Tag Archives: Tetris

The History of the Soviet Union Arranged to the Tetris Melody

This is one of my daughter’s favorite videos at the moment.

(direct link)

Having spent time in the Soviet studies program and being a game, it is a meshing of experiences I am on board with.

And it gives me a break from having to correct history as she has seen it presented in Hetalia.

But at least we have some common subject about which to talk!

Why Does Tetris Get Faster?

I was watching my daughter play Tetris on her Nintendo DS the other day. (I found a copy a while back.)  She picked it up out of our box of DS games and decided to give it a try as a break from various flavors of Pokemon. (Pokemon Mystery DungeonNetHack meets Pokemon… has been the favored flavor of late.)

I was interested to see what she thought of the game.  But I am always interested to see what she gets out of older games, classics or ones with which I have a history.

Those Famouse Tetrominoes

Those Famous Tetris Tetrominoes

She grasped the game pretty quickly and enjoyed it for a bit.  But Tetris on the DS advances levels at a rather swift pace if you’re any good at all, and soon she was at the frantic stage of blocks dropping out of the sky and the game was over.

After a couple of games she asked, “Why does it have to get faster?”

A deceptively easy question, that.

The obvious answer is that it gets harder because that is the challenge.  If a game always ran at the same speed you would lose only to boredom.  The history of video games is jam packed with games that get harder the further you progress.

But that is not entirely correct.  Challenge can go too far, at least for each individual.  There is a point for all of us just shy when we have essentially given up control of those falling blocks where the game is exactly as challenging as it needs to be, where we are immersed, tense, and on the edge of losing control.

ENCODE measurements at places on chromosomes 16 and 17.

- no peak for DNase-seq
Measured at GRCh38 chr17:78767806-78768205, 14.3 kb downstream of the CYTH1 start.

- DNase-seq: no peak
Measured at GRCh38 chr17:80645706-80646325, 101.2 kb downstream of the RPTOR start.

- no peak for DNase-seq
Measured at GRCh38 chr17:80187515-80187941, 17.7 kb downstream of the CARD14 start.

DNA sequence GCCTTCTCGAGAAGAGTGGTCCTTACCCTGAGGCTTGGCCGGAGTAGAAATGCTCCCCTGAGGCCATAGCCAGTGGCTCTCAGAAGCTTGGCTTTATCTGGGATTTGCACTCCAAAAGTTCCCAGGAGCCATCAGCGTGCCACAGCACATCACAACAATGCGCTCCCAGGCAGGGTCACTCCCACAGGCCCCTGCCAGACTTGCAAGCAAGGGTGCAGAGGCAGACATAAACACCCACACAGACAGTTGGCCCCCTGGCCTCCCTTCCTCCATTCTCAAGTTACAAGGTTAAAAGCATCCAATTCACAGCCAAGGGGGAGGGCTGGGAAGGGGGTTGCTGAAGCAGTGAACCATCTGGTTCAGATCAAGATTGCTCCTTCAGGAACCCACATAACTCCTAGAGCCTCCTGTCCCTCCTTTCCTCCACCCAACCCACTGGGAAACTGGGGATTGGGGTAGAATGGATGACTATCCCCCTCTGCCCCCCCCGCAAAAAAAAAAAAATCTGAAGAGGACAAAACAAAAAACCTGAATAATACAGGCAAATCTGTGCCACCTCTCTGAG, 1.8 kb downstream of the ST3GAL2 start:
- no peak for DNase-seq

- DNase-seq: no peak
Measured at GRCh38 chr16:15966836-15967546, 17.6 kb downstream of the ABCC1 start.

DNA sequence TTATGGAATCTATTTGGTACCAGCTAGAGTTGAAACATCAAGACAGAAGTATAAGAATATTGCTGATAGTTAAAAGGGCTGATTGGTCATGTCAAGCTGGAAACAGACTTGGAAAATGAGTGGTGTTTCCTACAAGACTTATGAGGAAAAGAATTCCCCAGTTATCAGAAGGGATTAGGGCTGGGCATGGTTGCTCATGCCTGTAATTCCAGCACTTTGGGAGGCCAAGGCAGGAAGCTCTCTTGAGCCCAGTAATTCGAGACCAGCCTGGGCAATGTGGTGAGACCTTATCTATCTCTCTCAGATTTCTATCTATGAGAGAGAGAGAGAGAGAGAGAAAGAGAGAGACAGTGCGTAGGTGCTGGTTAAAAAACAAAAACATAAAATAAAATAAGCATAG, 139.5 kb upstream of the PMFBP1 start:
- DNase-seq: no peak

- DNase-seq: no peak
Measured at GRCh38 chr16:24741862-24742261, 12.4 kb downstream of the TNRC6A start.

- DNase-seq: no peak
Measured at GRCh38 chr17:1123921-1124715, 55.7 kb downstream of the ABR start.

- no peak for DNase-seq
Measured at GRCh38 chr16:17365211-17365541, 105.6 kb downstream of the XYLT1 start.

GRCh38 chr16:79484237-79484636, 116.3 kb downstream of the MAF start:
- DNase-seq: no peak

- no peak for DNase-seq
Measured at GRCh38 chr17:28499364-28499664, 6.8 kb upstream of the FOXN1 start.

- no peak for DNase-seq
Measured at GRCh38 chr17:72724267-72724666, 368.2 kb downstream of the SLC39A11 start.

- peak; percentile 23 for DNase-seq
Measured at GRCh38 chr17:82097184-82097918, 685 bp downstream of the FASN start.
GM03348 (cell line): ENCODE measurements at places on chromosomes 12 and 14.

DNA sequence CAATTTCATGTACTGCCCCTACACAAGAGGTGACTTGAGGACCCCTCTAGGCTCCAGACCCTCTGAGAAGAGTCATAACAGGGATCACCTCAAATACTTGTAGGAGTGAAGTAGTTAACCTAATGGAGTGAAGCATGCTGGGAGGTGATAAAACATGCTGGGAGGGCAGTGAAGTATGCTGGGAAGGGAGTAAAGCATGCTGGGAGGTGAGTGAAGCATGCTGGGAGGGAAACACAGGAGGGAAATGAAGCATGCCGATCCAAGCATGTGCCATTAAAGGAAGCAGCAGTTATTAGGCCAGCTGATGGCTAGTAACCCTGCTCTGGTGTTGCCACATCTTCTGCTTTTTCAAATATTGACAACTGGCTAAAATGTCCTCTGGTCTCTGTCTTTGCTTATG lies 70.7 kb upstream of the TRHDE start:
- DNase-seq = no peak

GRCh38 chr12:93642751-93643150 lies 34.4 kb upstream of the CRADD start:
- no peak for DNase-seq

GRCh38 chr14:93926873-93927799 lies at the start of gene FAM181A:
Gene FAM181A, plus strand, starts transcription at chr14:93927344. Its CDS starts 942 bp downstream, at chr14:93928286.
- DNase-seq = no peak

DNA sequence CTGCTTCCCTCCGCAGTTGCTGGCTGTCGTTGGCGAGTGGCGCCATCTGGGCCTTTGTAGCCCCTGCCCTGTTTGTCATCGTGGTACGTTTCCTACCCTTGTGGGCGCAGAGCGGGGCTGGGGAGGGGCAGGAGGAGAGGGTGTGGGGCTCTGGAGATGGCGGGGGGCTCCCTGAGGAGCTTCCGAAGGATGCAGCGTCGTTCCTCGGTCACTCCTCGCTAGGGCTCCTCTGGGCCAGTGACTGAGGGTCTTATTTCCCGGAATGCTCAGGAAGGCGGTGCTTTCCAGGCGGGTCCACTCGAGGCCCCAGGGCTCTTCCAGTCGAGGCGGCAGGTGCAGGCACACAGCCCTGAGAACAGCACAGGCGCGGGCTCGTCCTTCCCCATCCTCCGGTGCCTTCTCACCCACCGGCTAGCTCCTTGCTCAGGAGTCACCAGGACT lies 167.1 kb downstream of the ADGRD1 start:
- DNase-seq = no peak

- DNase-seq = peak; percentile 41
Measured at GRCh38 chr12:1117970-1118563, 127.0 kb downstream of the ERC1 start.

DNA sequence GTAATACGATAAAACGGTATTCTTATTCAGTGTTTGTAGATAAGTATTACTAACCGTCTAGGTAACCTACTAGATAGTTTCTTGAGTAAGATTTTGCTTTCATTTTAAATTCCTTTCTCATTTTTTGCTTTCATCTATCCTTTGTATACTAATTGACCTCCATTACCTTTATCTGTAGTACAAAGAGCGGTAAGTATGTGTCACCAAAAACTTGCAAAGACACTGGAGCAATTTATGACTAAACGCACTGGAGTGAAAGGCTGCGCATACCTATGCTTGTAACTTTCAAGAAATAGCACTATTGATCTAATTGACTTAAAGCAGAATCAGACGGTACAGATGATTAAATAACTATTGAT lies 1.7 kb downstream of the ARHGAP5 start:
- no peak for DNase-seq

In a perfect world games would be able to analyze our play and keep us at or near that threshold, advancing only when we had begun to master the current level of difficulty.

Now Tetris is an older game, so it is tough to fault it for not being perfect.  I first played it back on my Macintosh SE over 20 years ago.  It was a best seller on the original GameBoy, the esteemed ancestor of my daughter’s DS.  There were versions out for all sorts of systems including the Apple II.  I am surprised there wasn’t an Atari 2600 version of the game.  If ever there were a console system well adapted to dealing with things shaped like blocks.

So we can forgive Tetris its jumps in difficulty, but it does point to an interesting aspect of game design.  How quickly should difficulty ramp up in a game?

Which in turn makes you wonder about some MMORPGs.  Well, it made me wonder.

This week I ran some quests with my level 78 paladin and my level 44 druid (who is cat, so dont heel) in World of Warcraft, and playing one was not particularly more or less difficult than the other.  34 levels between the two but no noticeable change in skill required to play.  The effort expended doing quests was about the same.  Sure, the monsters being slain were higher level for my paladin, but his equipment and abilities canceled that out.

Would I put that much time into a game like Tetris if it never got harder?  Maybe if the level of challenge was right, but probably not.

Since I enjoyed playing both characters, it would seem that for me the level of achievement was in balance with the level of challenge.  WoW seems to work for me.